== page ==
Less than a decade ago, online shopping meant week long (or longer) waits for the items you ordered to be delivered to you. E-commerce shipping costs were high and often prevented shoppers from going through with their transactions. All of that changed with the introduction of a revolutionary service that put Amazon firmly in the driver’s seat in the e-commerce space. That service was Amazon Prime.
With Prime, Amazon shoppers were now assured of delivery within 2 days of placing their order, with no extra shipping costs attached. Over time Amazon has added a slew of additional benefits to its Prime program that has seen membership numbers soar and put pressure on other online retailers to play catch up.
Amazon Prime in a Nutshell
So what does Amazon Prime do, anyway? Amazon’s Prime subscription service allows members who pay an annual $99 subscription fee to receive free two-day shipping, exclusive access to content like movies, music and Kindle books, and unlimited photo storage. At least that’s how the program has traditionally been framed.
As of this month, Amazon has announced two additional monthly service plans for Prime membership. This adaptation to the wildly-successful program is a natural offshoot of Amazon’s desire to expand the Prime audience beyond those willing to shell out the $99 up-front. With these new consumer offerings, let’s take some time to review Amazon Prime.
Prime Members Convert, and Spend More
Any way you slice it, the Prime service has been an unequivocal success. A recent study from Consumer Intelligence Research Partners (CIRP) has Prime membership at 54 million US households. With the US Bureau of the Census reporting 124.6 million households in the US in 2015, that equates to roughly 43% of them being Prime households. Further, Prime shoppers now account for 47% of Amazon’s total audience. That’s an attractive audience segment to reach and it’s an audience which converts well and is loyal to Amazon. A 2015 study from Millward Brown Digital found that Amazon Prime members convert 74% of the time compared to 13% for non-Prime members. When Prime members shop with other online retailers, they convert on average 6% of the time. In comparison, the average conversion rate for Top 500 merchants is 3.32% (Internet Retailer). Prime customers are not only loyal to the program and to Amazon, they also spend more. According to the CIRP study, the average subscriber spends $1,100 per year on Amazon.com, versus $600 annually for nonmembers.
However impressive, it’s interesting to note that membership growth has slowed compared to earlier periods, and average annual spending volume has decreased as well (from $1,500 a year ago to $1,100 in early 2016). Analysts were predicting this slowdown in part, as Prime membership moves beyond its core base of consumers and reaches a wider demographic. With the announcement of monthly subscriptions added to the Prime membership portfolio, it’s easy to correlate the new offerings with trying to appeal to a different set of consumers.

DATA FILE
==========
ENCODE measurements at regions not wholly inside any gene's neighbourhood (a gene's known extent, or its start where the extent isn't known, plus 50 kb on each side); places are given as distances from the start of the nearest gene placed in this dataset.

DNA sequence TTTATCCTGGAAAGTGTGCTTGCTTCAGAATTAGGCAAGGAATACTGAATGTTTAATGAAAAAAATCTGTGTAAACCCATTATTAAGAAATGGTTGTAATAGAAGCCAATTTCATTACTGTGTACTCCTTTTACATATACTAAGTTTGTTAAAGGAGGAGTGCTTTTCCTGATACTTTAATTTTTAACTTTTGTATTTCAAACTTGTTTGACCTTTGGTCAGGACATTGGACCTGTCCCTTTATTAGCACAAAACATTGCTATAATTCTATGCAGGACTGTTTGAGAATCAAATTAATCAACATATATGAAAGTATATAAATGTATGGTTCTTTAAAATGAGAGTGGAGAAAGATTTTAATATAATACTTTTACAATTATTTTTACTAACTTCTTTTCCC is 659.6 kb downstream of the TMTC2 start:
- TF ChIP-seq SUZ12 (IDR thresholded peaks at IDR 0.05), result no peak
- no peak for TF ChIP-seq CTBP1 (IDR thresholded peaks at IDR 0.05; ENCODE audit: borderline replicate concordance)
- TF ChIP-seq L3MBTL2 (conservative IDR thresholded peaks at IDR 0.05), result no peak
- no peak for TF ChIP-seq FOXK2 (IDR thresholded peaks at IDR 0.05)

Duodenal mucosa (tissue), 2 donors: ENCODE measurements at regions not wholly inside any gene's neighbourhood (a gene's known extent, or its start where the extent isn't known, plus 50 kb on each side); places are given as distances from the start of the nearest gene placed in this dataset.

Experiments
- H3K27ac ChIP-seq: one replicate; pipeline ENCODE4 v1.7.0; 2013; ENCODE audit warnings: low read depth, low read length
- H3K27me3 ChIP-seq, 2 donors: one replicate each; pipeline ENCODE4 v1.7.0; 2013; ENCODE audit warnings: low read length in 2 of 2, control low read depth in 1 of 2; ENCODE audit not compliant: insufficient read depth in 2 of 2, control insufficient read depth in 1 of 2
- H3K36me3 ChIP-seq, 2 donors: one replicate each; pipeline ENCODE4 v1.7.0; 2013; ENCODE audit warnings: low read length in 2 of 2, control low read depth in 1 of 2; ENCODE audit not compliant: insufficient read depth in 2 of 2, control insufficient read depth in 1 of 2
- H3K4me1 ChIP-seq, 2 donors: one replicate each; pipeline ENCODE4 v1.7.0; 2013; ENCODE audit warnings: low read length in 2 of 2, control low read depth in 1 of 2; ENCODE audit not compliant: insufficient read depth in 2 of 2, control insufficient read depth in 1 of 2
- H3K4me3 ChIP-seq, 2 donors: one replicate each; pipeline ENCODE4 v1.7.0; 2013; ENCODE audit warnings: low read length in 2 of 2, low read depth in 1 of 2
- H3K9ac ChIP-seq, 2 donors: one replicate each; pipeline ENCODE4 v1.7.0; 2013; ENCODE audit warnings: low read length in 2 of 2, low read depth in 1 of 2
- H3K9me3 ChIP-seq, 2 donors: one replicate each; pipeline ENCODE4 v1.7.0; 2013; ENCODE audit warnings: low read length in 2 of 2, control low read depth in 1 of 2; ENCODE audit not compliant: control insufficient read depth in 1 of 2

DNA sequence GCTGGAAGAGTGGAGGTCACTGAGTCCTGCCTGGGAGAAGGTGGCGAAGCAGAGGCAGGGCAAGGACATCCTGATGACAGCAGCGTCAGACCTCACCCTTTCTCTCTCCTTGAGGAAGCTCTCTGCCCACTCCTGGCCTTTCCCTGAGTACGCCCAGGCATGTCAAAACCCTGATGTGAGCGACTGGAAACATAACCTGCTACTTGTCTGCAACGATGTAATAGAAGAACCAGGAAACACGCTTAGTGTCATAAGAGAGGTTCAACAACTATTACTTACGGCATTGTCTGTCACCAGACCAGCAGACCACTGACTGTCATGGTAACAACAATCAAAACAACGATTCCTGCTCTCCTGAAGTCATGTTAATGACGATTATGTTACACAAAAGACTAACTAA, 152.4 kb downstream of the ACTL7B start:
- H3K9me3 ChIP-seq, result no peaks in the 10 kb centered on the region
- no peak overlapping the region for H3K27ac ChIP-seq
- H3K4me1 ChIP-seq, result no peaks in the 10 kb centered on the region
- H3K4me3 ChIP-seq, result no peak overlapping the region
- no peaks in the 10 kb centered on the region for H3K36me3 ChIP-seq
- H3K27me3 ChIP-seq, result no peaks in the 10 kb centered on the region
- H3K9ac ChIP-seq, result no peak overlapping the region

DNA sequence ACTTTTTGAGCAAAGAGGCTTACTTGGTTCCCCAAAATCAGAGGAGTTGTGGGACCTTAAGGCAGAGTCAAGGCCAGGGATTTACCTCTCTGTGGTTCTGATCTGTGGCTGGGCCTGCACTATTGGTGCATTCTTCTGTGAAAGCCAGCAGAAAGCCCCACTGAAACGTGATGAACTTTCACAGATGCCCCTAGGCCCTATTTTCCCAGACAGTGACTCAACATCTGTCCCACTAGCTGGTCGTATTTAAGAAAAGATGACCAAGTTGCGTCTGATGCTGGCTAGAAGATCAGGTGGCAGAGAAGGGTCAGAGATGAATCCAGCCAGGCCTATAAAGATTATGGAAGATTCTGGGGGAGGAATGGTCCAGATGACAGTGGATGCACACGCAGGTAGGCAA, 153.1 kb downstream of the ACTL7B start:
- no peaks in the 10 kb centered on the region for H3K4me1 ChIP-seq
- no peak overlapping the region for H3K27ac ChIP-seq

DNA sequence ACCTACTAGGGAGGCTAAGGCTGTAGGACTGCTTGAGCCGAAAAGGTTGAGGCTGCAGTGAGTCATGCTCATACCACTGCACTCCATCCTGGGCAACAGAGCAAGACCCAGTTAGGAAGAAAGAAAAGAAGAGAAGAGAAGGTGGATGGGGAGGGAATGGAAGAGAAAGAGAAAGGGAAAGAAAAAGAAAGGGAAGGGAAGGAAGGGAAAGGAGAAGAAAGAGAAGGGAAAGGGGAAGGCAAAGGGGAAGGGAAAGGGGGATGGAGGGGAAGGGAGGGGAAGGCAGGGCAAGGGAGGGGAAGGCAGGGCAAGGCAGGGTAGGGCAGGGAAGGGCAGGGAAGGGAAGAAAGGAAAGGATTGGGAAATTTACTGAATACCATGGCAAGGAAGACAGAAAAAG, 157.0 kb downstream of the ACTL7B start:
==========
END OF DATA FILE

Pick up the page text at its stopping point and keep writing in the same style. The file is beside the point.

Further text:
Prime Day: Bigger than Black Friday for Amazon
No discussion about Prime would be complete without a mention of Amazon’s Prime Day, which takes place on Amazon’s birthday, held on July 15th. Although there was mixed reviews of some of the deals on social media last year, Prime Day was hugely-successful from both Amazon and our sellers perspectives. According to the company, Amazon Prime Day broke sales records, even exceeding Black Friday 2014 sales, which had been the biggest Black Friday to date. Incredibly, 398 items were ordered per second. Similarly, sellers who were able to participate saw large sales volume. To a lesser extent, some sellers benefited purely by the halo effect of increased traffic to the web site. If it wasn’t obvious already, only Prime enabled SKUs were included in the event.
Consider Amazon Prime for Driving E-commerce Growth Now, and In The Future
There are three primary ways in which sellers can flag their products as being Prime eligible: sell inventory wholesale to Amazon via first-party Amazon relationship, sign-up for Fulfillment by Amazon (FBA), or sign-up for Seller Fulfilled Prime (SFP) via third-party Amazon relationship. These three opportunities are distinct business decisions, and each offers a variety of pros and cons for sellers to consider. Some of the factors to consider as part of this decision involve assessing warehouse operations and fulfillment solutions, financial analysis, as well as, merchandising and marketing strategies.
With Prime Day less than two months away, and the Prime program continuing to grow, there’s no time like the present to consider signing-up for ‘Fulfillment by Amazon’ or ‘Seller Fulfilled Prime’. If you’ve been hesitant in the past to sign up for such a service, now may be the best time to diligently consider the prohibiting factors in doing so previously. Sellers are encouraged to review the clear business case for choosing Fulfillment by Amazon or Seller Fulfilled Prime for at least a portion of their product catalog, in order to get the Prime bump and increase sales velocity.
How CommerceHub can Help Support Amazon Prime Setup and Management
CommerceHub DemandStream provides the ability to collect, store, manage, and syndicate product catalogs to major demand channels from one central location. DemandStream allows for Fulfillment by Amazon and Seller Fulfilled Prime order tracking, automated switching of fulfillment settings between Fulfillment by Amazon and Seller Fulfilled Prime products based upon inventory levels, and seamless integration with your existing third-party e-commerce solutions, such as inventory and order management software.
Want additional information on how you can sell more with Amazon Prime? Contact CommerceHub’s Performance Marketing team today!